2.1. Alimony. Husband shall pay to Wife the sum of One Thousand Five Hundred Dollars ($1, 500.00) per month beginning the first day of the month following the entry of the Final Decree of Divorce in this matter, as non-modifiable alimony for a period of ten (10) years. Such alimony payments, and any adjusted alimony payments as herein provided, shall be taxable to the Wife and deductible to the Husband for Federal and state income tax purposes. All unpaid alimony payments for the period stated in and pursuant to this paragraph shall terminate upon Wife's death but not upon Husband's death or the remarriage of Wife. In the event of Husband's death prior to the expiration of the nine-year period of alimony, Wife will be treated as a secured creditor for any claim for the remaining alimony due for the nine-year period of alimony, which remaining alimony shall be paid by Husband's estate over any remaining alimony term as herein provided. Husband and Husband's estate shall not be required to pledge any assets or take any action to make Wife a secured creditor.

***

Husband and Wife own real estate located at . . ., Ooltewah, Tennessee 37363 ("the Marital Residence" herein). The parties agree that the Marital Residence shall be the separate property of the Wife with all right, title and interest in that real property being divested out of the Husband and vested solely in the Wife. Wife agrees to pay to Husband the sum of Thirteen Thousand Five Hundred Dollars ($13, 500.00) for his one-half (1/2) of the equity in the Marital Residence. The Husband shall execute any and all documents, including but not limited to a Quit Claim Deed, to his interest in said real property. The Wife shall be responsible for all liabilities on the real property located at that address and will indemnify and hold the Husband harmless thereon.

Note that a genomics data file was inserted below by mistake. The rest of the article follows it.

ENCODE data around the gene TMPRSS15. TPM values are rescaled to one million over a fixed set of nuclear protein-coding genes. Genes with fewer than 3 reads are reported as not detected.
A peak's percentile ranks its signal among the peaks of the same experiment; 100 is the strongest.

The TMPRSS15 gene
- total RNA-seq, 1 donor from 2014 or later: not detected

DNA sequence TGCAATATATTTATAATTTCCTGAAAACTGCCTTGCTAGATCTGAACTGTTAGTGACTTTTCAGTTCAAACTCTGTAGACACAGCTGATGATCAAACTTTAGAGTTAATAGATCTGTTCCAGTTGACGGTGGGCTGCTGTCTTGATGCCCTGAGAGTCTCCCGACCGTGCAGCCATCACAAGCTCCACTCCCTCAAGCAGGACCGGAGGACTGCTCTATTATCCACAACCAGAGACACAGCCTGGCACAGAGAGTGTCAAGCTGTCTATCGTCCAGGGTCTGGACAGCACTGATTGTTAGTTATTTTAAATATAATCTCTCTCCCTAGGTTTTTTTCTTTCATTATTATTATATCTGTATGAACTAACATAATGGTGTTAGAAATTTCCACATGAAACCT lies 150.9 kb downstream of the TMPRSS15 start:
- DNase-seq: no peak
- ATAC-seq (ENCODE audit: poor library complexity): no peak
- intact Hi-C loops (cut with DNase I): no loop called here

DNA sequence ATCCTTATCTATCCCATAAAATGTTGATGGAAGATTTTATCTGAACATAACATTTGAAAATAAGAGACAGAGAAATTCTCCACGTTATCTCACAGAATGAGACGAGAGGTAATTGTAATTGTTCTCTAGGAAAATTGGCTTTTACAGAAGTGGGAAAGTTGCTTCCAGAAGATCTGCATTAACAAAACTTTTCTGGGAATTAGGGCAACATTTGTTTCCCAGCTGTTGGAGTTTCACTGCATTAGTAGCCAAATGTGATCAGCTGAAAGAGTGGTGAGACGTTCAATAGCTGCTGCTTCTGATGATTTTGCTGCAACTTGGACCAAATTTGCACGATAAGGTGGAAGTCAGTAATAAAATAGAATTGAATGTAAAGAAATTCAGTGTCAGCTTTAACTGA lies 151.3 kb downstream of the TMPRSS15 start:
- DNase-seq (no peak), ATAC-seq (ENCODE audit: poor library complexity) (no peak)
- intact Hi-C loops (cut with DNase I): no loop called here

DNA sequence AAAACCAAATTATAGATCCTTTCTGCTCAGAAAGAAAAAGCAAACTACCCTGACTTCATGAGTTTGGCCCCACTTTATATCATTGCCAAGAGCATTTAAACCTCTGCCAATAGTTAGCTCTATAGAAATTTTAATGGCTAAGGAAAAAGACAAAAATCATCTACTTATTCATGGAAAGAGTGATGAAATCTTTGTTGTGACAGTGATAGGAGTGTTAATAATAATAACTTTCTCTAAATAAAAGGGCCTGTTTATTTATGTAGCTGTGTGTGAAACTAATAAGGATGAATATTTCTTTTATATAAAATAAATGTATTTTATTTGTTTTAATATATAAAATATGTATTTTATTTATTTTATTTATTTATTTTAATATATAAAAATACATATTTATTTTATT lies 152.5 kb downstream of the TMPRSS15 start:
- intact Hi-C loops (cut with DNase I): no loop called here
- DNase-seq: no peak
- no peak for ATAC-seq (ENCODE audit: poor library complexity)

Wife shall make every effort to refinance the Marital Residence within three (3) to five (5) years of the entry of the Final Decree of Divorce in this matter.
Husband shall be responsible for resolving the flooding issues of the Marital Residence and will ensure that a termite inspection and treatment for termites in the Marital Residence is completed within six (6) months of the filing of the Final Decree of Divorce in this matter.
Husband shall also be responsible for the repair and stain of the deck and porch at the Marital Residence as well as the repair and stain of their children's wooden jungle gym within one (1) year of the entry of the Final Decree of Divorce in this matter.